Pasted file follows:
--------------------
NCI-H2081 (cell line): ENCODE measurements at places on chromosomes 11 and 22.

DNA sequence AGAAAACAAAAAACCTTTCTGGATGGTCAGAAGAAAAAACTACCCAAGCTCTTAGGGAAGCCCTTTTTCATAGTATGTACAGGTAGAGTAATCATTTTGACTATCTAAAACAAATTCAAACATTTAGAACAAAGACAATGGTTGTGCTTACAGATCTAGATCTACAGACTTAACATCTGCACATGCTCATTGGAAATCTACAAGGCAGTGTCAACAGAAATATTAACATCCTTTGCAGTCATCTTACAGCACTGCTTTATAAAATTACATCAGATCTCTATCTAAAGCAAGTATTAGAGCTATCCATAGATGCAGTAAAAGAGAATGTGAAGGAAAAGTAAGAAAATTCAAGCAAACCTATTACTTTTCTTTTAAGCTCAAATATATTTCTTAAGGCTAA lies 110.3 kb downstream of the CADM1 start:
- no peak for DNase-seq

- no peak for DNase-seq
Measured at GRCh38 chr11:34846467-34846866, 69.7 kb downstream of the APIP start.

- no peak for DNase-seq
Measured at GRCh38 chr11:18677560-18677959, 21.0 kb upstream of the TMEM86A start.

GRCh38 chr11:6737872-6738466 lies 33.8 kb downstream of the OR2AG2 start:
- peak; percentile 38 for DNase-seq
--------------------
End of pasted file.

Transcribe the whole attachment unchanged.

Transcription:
NCI-H2081 (cell line): ENCODE measurements at places on chromosomes 11 and 22.

DNA sequence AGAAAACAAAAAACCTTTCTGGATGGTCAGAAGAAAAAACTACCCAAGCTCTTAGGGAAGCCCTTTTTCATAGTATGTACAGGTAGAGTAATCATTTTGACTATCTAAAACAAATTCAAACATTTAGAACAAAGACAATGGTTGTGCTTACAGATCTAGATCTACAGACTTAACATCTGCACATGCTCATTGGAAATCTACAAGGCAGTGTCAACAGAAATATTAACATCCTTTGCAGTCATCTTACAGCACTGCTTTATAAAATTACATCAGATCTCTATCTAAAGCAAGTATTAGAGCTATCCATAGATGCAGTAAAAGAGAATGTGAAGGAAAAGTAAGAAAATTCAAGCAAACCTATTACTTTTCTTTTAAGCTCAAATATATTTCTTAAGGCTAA lies 110.3 kb downstream of the CADM1 start:
- no peak for DNase-seq

- no peak for DNase-seq
Measured at GRCh38 chr11:34846467-34846866, 69.7 kb downstream of the APIP start.

- no peak for DNase-seq
Measured at GRCh38 chr11:18677560-18677959, 21.0 kb upstream of the TMEM86A start.

GRCh38 chr11:6737872-6738466 lies 33.8 kb downstream of the OR2AG2 start:
- peak; percentile 38 for DNase-seq